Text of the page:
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  1. #1
    Senior Member jeneralist's Avatar
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    Bike shopping! (or, I love the bike, except...)

    My current bike: 2008(?) Cannondale Adventure 400. A hybrid designed, it seems, for potholes, cobblestones, gravel paths, and heavy riders. Accepts a huge load uncomplainingly.



    I love my bike, except when I do longer rides out of the city without all the farkle. Say, for example, the City-to-Shore MS Society weekend (190 miles in 2 days for me); or a 60 mile Saturday group ride. Then
    • It's too heavy, and I want something lighter.
    • It's too small, and I want something where I can fully extend my leg even if that means I need to semi-dismount and straddle the bar at lights.
    • The tires are too wide, and I wish for 28s instead of 32s.
    • It's geared too low. It used to be I spent most of my time in the middle ring up front. Now, the 48 in front/11 in back pairing does not accommodate my draft-horse strong legs! Spinning is not my forte...


    So today I went to an LBS to look around. After spending quite a long time trying on one bike after another, I went out on a test ride on a Jamis Coda (Elite?) It's light! It's nimble! It was sized much better -- I was getting full extension on the downstroke! It's steel, and it's still light! It's in my price range! I love it, except...
    • The gearing isn't any better at the high end. This one is 26-36-48; my current bike is 28-38-48. I asked about putting in a different crankset; the salesman suggested that I improve my cadence. That's the big problem.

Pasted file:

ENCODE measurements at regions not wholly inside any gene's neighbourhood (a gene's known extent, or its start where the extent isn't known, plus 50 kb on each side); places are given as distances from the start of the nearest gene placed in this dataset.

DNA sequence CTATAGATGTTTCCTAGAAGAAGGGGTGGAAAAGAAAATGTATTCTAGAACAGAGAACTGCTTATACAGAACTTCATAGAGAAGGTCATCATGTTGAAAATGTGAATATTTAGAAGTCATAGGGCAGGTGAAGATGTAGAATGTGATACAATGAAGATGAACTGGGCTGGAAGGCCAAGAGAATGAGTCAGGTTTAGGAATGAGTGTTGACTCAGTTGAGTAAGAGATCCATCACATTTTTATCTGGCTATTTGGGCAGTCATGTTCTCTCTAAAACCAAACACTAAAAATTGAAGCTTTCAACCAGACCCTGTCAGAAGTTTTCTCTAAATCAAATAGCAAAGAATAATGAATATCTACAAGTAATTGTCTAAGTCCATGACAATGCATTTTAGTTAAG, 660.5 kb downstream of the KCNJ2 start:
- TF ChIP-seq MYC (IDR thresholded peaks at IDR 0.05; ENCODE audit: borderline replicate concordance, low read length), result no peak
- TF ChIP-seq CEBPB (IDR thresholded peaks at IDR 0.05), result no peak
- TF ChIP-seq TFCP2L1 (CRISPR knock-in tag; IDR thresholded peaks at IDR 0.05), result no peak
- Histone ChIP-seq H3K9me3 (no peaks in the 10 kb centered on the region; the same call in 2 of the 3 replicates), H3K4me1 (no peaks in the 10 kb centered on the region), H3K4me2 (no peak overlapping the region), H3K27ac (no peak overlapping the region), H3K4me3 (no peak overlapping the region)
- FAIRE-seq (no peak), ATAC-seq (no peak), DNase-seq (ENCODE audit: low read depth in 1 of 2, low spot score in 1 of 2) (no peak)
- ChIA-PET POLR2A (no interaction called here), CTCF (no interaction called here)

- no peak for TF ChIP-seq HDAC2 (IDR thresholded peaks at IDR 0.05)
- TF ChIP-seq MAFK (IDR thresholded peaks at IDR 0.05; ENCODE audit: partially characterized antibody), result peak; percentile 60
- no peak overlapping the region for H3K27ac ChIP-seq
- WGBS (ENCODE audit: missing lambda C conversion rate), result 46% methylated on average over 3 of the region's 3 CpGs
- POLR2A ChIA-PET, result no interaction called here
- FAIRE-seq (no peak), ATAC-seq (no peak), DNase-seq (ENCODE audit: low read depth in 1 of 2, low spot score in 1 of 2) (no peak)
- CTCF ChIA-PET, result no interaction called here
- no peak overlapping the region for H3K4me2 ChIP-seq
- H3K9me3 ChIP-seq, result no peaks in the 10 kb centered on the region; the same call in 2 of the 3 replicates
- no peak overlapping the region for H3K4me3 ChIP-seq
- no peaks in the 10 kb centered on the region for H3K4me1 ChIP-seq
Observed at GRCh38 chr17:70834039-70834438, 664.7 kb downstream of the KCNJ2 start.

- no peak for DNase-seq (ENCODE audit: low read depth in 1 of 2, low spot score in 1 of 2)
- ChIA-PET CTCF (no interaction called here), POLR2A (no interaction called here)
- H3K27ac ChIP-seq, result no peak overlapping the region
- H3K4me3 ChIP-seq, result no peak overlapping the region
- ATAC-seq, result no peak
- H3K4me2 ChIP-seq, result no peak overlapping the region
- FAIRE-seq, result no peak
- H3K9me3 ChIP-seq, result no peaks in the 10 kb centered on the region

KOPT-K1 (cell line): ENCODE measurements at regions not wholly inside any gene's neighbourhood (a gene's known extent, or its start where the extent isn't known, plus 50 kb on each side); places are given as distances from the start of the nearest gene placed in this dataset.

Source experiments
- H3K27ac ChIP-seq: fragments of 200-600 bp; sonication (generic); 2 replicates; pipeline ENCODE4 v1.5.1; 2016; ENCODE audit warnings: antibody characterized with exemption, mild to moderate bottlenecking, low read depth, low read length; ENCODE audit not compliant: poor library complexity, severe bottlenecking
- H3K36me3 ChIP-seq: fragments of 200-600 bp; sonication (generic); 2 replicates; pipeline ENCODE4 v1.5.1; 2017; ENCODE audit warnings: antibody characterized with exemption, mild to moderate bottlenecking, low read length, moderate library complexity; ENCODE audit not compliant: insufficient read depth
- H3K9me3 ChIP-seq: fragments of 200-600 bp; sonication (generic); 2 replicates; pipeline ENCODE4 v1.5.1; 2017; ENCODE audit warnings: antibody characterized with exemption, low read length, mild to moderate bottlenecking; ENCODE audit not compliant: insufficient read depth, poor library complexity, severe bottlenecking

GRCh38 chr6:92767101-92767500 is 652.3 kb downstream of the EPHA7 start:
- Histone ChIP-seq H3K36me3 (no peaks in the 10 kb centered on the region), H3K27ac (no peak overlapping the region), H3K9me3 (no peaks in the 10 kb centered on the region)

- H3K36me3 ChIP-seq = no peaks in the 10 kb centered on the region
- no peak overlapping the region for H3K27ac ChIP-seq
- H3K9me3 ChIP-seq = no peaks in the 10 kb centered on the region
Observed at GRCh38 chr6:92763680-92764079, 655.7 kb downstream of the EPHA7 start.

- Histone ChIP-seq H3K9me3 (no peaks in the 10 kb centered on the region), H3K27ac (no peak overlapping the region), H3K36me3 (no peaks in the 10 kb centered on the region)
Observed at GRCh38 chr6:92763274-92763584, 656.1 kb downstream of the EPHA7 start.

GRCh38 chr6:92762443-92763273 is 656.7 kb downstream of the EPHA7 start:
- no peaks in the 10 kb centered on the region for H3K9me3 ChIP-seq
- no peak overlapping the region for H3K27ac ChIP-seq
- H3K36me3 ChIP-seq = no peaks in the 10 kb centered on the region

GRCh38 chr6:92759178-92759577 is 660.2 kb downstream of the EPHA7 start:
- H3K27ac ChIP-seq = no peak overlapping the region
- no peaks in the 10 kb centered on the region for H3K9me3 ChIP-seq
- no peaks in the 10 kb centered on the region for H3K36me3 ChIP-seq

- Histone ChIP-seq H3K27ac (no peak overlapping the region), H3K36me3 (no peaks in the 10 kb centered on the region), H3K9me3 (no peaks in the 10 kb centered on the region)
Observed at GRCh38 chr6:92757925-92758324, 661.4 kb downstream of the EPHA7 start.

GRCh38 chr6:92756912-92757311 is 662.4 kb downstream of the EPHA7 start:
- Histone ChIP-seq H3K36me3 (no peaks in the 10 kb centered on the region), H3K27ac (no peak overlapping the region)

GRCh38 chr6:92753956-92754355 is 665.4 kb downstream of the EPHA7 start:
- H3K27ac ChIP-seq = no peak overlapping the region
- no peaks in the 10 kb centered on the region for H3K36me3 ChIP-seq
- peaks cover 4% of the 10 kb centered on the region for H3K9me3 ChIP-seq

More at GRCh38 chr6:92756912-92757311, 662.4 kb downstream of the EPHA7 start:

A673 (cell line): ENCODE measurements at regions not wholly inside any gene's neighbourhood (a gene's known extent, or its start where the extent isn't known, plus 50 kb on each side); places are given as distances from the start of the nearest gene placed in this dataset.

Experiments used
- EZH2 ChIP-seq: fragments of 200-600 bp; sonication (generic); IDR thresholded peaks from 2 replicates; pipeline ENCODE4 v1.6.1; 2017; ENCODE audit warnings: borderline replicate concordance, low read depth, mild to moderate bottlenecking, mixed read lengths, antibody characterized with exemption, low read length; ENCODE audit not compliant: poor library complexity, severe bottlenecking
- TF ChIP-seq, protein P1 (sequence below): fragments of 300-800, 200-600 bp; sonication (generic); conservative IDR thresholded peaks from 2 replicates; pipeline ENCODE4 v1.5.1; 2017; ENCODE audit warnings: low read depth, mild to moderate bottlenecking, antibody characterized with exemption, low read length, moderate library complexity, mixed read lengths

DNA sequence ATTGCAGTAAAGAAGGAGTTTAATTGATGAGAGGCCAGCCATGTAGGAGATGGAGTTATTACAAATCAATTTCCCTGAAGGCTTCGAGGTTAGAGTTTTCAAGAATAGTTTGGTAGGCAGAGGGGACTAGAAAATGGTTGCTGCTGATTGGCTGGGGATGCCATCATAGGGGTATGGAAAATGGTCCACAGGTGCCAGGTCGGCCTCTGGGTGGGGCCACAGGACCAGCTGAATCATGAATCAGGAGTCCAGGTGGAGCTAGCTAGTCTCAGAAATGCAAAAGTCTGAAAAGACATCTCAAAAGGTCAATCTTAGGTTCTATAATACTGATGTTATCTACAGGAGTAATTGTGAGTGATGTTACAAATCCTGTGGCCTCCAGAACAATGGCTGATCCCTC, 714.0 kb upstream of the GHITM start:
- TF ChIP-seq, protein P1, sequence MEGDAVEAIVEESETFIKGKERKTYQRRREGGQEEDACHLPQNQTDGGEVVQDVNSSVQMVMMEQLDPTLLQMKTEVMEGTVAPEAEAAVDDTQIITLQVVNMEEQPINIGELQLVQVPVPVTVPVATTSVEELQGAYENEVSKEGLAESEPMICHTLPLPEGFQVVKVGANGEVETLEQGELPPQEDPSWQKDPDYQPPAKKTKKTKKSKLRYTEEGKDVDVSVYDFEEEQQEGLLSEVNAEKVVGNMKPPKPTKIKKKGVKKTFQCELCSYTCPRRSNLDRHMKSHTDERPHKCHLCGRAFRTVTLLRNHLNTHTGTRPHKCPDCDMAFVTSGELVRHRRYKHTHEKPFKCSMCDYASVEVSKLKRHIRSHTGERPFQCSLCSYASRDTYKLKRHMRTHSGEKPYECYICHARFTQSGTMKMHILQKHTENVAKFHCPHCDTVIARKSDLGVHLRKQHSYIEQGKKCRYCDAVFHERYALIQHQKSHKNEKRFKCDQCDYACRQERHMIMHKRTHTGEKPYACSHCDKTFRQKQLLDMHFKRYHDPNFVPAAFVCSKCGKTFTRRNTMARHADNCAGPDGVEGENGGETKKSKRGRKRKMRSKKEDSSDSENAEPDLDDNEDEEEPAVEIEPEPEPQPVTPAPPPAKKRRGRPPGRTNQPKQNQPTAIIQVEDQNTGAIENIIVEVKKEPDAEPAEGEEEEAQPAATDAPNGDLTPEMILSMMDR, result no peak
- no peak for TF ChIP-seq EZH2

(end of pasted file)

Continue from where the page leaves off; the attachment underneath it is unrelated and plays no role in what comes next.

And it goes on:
• It has thumb-click shifters (what's the real word for them?) instead of grip shifters. Not a showstopper, but a bit annoying.


    So now, dear friends, I turn to you... Can you point me towards a bike that
    • Has at least 50 teeth on the top front ring.
    • Has tires 700x25 or 28. (Translation: skinny, but not too skinny.)
    • Has lots of spokes on the wheels (32 or 36).
    • Has 8 or 9 gears on the rear, 8 preferred.
    • Has at least two water-bottle mounts.
    • Does not have a step-thru frame. Mixte OK.
    • Does not have front suspension.
    • Does not weigh 40 pounds!
    • Costs under $1000


    Really, is that so daunting?

    I've been looking at flat-bar style, because that's what I'm used to, but if you can find racer bars that don't make me bend over all the time, I'll consider it.

    I'm used to twist-grip-shifters, but will look at other shifting styles.

    I've got aluminum and I'm OK with it; I'm being seduced by steel; carbon is right out.

    Disc brakes discouraged.

    Rider specs: 5'8", 185 lbs.

    Suggestions?
    - Jeneralist

    See video at https://www.youtube.com/watch?v=Gv4CrEEg_N4 to see me in the Outrageous Outfit Challenge for the MS Society; or go straight to http://goo.gl/bALZDg to donate

  2. #2
    Senior Member goldfinch's Avatar
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    How about a steel Jamis, like the Satellite? http://www.jamisbikes.com/usa/thebik...ompf_spec.html. It has the gearing. Tires not too skinny. But it has drop bars.

    I have a bad neck and I had my Madone set up so the handlebars are not too low, but up level or slightly above level with the seat. I find them even more comfortable than the hybrid bars because I can change my hand positions frequently.

  3. #3
    Senior Member
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    Quote Originally Posted by jeneralist View Post
    * The tires are too wide, and I wish for 28s instead of 32s.
    In my experience, there's minimal difference between a 700x28 and a 700x32. Perhaps what you want is a lighter, faster rolling 32? I've been pretty happy with the Vittoria Randonneur Hyper and Randonneur Pro. The Hyper in particular is very light for a wide tire, rolls well, and offers acceptable flat protection. The Pro is a bit heavier, still rolls well, and has even better puncture protection.

    * It's geared too low. It used to be I spent most of my time in the middle ring up front. Now, the 48 in front/11 in back pairing does not accommodate my draft-horse strong legs! Spinning is not my forte...